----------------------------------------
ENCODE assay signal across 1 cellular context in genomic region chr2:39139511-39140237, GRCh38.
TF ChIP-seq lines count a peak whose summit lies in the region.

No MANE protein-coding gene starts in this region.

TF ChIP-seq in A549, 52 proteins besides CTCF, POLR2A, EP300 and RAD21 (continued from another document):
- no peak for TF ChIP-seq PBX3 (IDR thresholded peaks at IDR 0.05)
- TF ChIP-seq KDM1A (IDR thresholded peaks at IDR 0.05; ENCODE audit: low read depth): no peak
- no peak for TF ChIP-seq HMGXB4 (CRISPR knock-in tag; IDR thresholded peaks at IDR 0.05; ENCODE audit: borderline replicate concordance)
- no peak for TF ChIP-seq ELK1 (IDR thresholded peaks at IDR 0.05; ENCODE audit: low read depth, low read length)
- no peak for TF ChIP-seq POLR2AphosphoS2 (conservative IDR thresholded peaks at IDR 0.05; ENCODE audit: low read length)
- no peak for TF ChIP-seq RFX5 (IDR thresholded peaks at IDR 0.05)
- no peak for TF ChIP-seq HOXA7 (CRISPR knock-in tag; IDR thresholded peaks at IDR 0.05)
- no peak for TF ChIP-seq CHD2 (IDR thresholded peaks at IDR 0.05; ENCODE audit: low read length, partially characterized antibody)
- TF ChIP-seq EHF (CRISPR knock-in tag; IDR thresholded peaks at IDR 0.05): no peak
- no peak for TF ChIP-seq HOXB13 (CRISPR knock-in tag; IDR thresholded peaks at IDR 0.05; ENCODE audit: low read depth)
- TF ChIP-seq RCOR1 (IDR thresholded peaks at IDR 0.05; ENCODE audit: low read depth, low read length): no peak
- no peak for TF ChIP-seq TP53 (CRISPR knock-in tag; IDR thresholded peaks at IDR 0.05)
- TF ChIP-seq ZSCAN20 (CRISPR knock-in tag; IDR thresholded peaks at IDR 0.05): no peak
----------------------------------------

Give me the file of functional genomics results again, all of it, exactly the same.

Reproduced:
ENCODE assay signal across 1 cellular context in genomic region chr2:39139511-39140237, GRCh38.
TF ChIP-seq lines count a peak whose summit lies in the region.

No MANE protein-coding gene starts in this region.

TF ChIP-seq in A549, 52 proteins besides CTCF, POLR2A, EP300 and RAD21 (continued from another document):
- no peak for TF ChIP-seq PBX3 (IDR thresholded peaks at IDR 0.05)
- TF ChIP-seq KDM1A (IDR thresholded peaks at IDR 0.05; ENCODE audit: low read depth): no peak
- no peak for TF ChIP-seq HMGXB4 (CRISPR knock-in tag; IDR thresholded peaks at IDR 0.05; ENCODE audit: borderline replicate concordance)
- no peak for TF ChIP-seq ELK1 (IDR thresholded peaks at IDR 0.05; ENCODE audit: low read depth, low read length)
- no peak for TF ChIP-seq POLR2AphosphoS2 (conservative IDR thresholded peaks at IDR 0.05; ENCODE audit: low read length)
- no peak for TF ChIP-seq RFX5 (IDR thresholded peaks at IDR 0.05)
- no peak for TF ChIP-seq HOXA7 (CRISPR knock-in tag; IDR thresholded peaks at IDR 0.05)
- no peak for TF ChIP-seq CHD2 (IDR thresholded peaks at IDR 0.05; ENCODE audit: low read length, partially characterized antibody)
- TF ChIP-seq EHF (CRISPR knock-in tag; IDR thresholded peaks at IDR 0.05): no peak
- no peak for TF ChIP-seq HOXB13 (CRISPR knock-in tag; IDR thresholded peaks at IDR 0.05; ENCODE audit: low read depth)
- TF ChIP-seq RCOR1 (IDR thresholded peaks at IDR 0.05; ENCODE audit: low read depth, low read length): no peak
- no peak for TF ChIP-seq TP53 (CRISPR knock-in tag; IDR thresholded peaks at IDR 0.05)
- TF ChIP-seq ZSCAN20 (CRISPR knock-in tag; IDR thresholded peaks at IDR 0.05): no peak